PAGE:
Day 20, 21 & 22

With Anita waving madly in our rear-view mirror, we left a chilly Port Alfred. But not before having another marvelous opportunity to hand out a Bible to a very appreciative cleaning lady at Medolino. Anita said she was nearly in tears when she came to the office with her brand new Bible. It’s this kind of thing that makes all the long hours in the saddle worth it …

We were on a high leaving Medolino but it was not to last. As we left Port Alfred we hit the infamous roadworks. According to the locals, the roadworks have been going on for three years now already. We were fortunate to be able to cycle some way on the new road (without painted lines though), but about 9km into the day’s ride we hit our first ‘stop-go’. Pulling off the road, we stopped to load the bikes so that we could drive through the ‘stop-go’. Stopping on the other side again, we got back on the bikes only to progress a little way before having to stop and load again. Literally, only a few meters down the road, we could get on the bikes again … so it was stop and drop, yet again. And then, all of a sudden, the roadworks ended and with them, the wide road. Now we were back on the narrow, bumpy coastal road with no yellow lines. Yet, this time, the traffic was far less and we could actually settle in to enjoy the ride. It is a beautiful part of our country … green, lush and fertile, with myriad rivers spilling their turquoise water into the ocean amid white sand dunes … tropical.

I was just getting into it, and then … roadworks again. A ‘stop-go’ forced us back into the vehicle, and from there the road narrowed down so much, with twists and turns to boot, we couldn’t dare to cycle through these lot of workings. 16km later and an ‘end, thank you’ signboard signalled another stop and drop. The local kids from the village drawn out along the road came running to wave us off as we set off again.

Having passed the turn-off to our scheduled stop, Hamburg, somewhere amid all the roadworks, we decided to push on to Kidds Beach instead. But now we had a nasty headwind that made the long sweeping downhills feel like uphills. Stopping along the road at a bus stop, we filled our water bottles and got a bite to eat before taking on the last 20km to Kidds Beach … right into the teeth of the wind. Little did we know that we were in for a world of pain … it was just up and up and up … About 1km before Kidds Beach turn-off (I didn’t know it was 1km), I stopped at the bottom of the hill, chest heaving … “I just can’t climb anymore”. This was becoming much like the Calitzdorp Spa, Oudtshoorn day in week one. East London was less than 30km away and we hadn’t reached the Kidds Beach turn-off yet. Loading the bikes we decided to head on to East London and the Areena Riverside Resort. We’d come back to complete the last 30km the next day … and then we passed the Kidds Beach signboard, 1km down the road no less! But we had made up our minds, so we pushed through to Areena. Tired and frustrated, we set up camp, got something to eat and just collapsed into bed. But not after being tested …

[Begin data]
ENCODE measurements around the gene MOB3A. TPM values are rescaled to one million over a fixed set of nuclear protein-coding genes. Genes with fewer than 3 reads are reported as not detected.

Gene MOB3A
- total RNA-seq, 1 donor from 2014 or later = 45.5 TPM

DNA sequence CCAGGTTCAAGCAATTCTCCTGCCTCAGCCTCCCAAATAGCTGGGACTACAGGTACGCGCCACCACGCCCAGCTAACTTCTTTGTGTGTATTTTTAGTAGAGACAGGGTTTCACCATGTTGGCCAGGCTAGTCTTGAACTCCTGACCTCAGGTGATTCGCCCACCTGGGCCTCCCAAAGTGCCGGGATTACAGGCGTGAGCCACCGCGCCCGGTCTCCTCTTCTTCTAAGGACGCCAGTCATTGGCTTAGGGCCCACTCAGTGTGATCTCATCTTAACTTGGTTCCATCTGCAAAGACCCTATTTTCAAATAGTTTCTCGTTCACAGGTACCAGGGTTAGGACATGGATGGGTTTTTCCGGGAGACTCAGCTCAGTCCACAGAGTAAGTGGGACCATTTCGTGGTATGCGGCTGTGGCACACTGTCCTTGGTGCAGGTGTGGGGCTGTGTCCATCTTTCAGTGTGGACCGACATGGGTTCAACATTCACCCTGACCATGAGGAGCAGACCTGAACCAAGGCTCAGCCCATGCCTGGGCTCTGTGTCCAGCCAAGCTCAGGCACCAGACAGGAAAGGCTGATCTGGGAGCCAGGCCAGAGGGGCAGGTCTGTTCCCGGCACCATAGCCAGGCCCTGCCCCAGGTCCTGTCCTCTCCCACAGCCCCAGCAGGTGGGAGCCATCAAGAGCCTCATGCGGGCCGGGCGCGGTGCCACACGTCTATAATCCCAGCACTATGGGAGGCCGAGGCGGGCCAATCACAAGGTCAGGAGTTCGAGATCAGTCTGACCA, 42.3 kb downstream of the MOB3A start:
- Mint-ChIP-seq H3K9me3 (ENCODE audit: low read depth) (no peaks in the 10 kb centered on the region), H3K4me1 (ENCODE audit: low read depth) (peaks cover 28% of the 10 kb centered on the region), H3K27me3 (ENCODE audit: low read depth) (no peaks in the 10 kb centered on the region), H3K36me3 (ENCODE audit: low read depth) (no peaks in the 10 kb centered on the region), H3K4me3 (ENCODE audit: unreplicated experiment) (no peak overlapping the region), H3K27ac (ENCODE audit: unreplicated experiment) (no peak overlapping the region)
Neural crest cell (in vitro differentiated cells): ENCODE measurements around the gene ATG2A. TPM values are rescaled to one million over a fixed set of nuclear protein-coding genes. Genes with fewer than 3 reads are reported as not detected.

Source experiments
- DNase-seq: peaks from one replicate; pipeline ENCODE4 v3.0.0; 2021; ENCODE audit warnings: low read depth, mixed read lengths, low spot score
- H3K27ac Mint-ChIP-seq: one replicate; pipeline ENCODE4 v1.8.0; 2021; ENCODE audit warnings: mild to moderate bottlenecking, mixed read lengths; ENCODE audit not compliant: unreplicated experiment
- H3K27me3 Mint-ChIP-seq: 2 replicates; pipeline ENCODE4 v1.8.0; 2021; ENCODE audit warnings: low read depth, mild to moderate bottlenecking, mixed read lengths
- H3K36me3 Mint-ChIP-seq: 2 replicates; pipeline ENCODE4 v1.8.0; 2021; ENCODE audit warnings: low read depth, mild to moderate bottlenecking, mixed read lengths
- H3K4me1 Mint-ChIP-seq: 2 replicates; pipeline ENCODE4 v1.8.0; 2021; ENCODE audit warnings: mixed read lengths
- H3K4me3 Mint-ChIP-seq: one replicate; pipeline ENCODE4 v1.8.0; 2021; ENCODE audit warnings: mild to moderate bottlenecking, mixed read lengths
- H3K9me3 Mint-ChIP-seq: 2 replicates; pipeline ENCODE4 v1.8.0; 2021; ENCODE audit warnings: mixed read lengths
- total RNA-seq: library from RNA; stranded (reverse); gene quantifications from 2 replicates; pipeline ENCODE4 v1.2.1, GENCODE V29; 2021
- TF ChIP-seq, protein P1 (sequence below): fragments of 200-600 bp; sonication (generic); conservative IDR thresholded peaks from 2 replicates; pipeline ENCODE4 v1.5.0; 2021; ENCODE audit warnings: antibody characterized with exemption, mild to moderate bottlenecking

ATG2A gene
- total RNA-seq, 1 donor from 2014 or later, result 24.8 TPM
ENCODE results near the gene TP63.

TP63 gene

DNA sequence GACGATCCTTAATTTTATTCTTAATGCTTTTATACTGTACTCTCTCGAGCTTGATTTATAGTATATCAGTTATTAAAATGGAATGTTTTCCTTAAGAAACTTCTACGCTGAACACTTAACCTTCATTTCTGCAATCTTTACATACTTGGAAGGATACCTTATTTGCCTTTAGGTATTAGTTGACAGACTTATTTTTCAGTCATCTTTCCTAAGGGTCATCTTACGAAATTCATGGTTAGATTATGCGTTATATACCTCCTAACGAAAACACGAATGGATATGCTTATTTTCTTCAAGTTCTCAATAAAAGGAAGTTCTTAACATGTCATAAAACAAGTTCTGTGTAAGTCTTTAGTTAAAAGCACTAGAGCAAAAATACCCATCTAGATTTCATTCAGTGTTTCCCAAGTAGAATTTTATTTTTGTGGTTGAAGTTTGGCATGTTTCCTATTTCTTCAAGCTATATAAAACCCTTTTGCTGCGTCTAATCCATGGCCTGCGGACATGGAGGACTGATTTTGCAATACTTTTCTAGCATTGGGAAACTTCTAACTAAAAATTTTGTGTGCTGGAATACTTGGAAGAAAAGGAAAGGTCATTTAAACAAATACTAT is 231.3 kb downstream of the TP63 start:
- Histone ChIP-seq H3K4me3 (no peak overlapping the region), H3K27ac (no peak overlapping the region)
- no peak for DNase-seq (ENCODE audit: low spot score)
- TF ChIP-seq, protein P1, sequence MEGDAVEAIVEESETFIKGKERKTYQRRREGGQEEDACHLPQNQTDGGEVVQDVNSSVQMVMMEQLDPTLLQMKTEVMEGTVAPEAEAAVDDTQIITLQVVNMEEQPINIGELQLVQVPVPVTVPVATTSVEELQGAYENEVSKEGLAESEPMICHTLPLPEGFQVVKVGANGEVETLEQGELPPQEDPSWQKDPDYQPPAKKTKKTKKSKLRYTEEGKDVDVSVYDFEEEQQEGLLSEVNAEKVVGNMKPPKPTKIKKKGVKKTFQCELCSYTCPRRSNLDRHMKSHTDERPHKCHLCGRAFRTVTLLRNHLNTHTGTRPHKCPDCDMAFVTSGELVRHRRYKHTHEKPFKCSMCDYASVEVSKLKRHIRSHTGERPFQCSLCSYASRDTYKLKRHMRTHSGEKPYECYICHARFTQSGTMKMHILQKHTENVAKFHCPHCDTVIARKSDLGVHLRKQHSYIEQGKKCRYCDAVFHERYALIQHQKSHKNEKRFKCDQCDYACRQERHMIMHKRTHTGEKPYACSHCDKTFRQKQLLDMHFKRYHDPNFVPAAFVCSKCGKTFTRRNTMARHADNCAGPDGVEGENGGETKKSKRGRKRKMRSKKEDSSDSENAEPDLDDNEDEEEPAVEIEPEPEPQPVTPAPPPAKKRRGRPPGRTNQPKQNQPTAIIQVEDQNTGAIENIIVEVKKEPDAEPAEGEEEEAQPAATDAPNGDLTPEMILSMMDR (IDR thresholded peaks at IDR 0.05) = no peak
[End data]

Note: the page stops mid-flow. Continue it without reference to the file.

Arriving after a very trying day, our patience and love for fellow man was indeed tested to the max. We were parked on the side of a site and were standing on the riverfront checking things out when all of a sudden an old couple in a motorhome came and parked on the concrete slab at the back of the site, and simply went to ‘plug in’. Gob-smacked by the old codger and his wife’s audacity, we sidled off the site not quite knowing what to say (…so we said nothing), and went to search for another place to shack up. The olds had zikked our site right out under our noses … flabbergasted, all we could do was laugh … and then the old birds didn’t even end up staying! Just as we were setting up across the way, they proceeded to pack up and drive off … never to return …